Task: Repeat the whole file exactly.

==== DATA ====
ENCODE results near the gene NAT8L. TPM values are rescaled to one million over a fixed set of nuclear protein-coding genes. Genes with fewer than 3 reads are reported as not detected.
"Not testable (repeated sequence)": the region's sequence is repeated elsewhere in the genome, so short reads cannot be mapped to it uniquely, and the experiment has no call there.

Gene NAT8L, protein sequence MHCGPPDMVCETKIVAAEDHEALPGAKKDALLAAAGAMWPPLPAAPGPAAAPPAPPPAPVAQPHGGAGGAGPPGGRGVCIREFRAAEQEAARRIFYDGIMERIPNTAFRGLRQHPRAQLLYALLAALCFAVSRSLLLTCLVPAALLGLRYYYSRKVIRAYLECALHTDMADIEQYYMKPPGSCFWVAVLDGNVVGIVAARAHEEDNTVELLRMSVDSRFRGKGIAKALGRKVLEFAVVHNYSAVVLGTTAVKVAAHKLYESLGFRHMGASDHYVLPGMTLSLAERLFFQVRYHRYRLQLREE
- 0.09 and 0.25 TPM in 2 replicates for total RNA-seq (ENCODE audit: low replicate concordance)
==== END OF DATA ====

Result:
ENCODE results near the gene NAT8L. TPM values are rescaled to one million over a fixed set of nuclear protein-coding genes. Genes with fewer than 3 reads are reported as not detected.
"Not testable (repeated sequence)": the region's sequence is repeated elsewhere in the genome, so short reads cannot be mapped to it uniquely, and the experiment has no call there.

Gene NAT8L, protein sequence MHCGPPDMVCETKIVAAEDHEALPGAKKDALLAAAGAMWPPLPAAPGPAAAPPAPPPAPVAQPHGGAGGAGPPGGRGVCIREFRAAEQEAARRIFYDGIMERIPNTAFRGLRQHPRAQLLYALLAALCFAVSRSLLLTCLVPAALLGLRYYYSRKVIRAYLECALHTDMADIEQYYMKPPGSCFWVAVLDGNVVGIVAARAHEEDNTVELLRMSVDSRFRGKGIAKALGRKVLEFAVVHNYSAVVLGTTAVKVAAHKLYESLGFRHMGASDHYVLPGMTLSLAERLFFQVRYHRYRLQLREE
- 0.09 and 0.25 TPM in 2 replicates for total RNA-seq (ENCODE audit: low replicate concordance)